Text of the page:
Last week, in the midst of what appears to be infinite fascination about Lena Dunham’s nudity, I saw a fundraiser for the documentary "Free the Nipple" and also, by coincidence, talked to Facebook spokespeople about that company’s ban on visible female nipples. Like the reporter who recently asked Dunham why her “Girls” character was “often naked at random times for no reason,” many people seem confounded by expressions of female nudity that are not sexual – because isn’t titillation the whole point of women’s nakedness? The real question about female nudity isn’t why anyone would want to show or see women’s breasts if they’re not titillating. The real question is about who has the right to say what they’re for, where and when they can be seen and by whom. That’s about power.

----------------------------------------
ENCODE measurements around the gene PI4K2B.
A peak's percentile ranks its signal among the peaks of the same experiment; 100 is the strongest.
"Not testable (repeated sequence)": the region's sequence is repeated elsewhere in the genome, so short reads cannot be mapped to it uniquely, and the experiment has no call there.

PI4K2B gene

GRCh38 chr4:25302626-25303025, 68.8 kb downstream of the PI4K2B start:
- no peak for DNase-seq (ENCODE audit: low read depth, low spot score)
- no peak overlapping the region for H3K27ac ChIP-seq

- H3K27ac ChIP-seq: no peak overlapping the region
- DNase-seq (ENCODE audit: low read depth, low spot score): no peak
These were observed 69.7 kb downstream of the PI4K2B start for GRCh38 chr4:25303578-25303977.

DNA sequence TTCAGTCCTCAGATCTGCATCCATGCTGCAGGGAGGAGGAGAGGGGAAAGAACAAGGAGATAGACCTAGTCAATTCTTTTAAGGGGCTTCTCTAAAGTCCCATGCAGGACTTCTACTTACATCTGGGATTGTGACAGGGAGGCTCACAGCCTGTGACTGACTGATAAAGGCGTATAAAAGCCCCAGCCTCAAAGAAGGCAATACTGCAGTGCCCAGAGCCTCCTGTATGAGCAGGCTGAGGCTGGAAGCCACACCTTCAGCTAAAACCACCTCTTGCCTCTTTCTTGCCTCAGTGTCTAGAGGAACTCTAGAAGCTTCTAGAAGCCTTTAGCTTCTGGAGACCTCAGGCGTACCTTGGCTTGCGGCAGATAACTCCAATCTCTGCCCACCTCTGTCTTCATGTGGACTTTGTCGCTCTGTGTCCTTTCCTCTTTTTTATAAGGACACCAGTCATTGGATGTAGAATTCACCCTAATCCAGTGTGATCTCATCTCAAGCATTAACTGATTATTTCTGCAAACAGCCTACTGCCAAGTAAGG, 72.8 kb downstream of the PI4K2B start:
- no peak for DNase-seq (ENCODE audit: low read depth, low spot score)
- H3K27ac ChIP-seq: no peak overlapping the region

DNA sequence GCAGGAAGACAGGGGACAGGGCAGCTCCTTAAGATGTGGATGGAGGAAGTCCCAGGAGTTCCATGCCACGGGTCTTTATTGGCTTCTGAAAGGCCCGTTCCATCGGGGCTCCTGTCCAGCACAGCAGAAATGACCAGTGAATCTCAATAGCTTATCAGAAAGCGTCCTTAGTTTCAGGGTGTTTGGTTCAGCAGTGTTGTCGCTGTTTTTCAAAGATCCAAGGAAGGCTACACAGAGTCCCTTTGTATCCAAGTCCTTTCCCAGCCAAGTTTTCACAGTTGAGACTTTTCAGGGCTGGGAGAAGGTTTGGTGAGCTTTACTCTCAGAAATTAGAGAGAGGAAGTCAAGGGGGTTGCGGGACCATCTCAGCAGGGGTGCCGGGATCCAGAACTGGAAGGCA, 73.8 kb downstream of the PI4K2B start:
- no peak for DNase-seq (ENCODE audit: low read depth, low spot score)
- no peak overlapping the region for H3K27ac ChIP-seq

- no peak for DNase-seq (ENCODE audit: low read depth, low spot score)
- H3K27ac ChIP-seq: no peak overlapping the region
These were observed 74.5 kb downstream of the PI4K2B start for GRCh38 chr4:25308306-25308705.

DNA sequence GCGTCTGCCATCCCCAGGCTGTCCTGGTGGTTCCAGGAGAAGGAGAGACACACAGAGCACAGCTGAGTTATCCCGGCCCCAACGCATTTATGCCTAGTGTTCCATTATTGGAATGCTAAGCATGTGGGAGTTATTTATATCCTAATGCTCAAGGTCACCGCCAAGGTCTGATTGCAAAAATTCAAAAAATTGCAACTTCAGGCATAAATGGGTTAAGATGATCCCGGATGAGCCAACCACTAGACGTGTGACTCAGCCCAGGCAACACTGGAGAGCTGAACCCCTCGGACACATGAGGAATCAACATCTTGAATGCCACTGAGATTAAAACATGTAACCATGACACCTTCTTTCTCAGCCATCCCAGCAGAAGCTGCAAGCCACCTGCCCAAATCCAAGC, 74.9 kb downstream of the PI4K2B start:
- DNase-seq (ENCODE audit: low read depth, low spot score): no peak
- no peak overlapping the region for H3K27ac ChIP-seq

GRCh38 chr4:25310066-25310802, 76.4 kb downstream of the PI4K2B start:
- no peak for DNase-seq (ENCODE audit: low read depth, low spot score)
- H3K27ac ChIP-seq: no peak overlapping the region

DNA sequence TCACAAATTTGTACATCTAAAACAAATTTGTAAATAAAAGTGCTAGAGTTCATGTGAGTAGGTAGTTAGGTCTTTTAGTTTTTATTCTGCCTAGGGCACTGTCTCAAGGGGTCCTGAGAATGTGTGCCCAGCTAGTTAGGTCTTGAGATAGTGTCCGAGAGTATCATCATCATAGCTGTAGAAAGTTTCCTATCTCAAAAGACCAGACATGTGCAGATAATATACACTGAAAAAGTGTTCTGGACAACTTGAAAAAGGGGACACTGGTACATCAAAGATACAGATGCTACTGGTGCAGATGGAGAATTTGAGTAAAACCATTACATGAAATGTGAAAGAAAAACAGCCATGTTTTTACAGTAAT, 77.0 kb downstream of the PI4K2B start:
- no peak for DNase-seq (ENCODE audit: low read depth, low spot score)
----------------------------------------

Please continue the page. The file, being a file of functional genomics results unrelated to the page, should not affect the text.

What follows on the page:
While it’s irksome that the reporter questioning Dunham had to ask at all, it’s an important question. It revealed how little he, and so many others, has thought about a topic that affects all the women he’s ever known.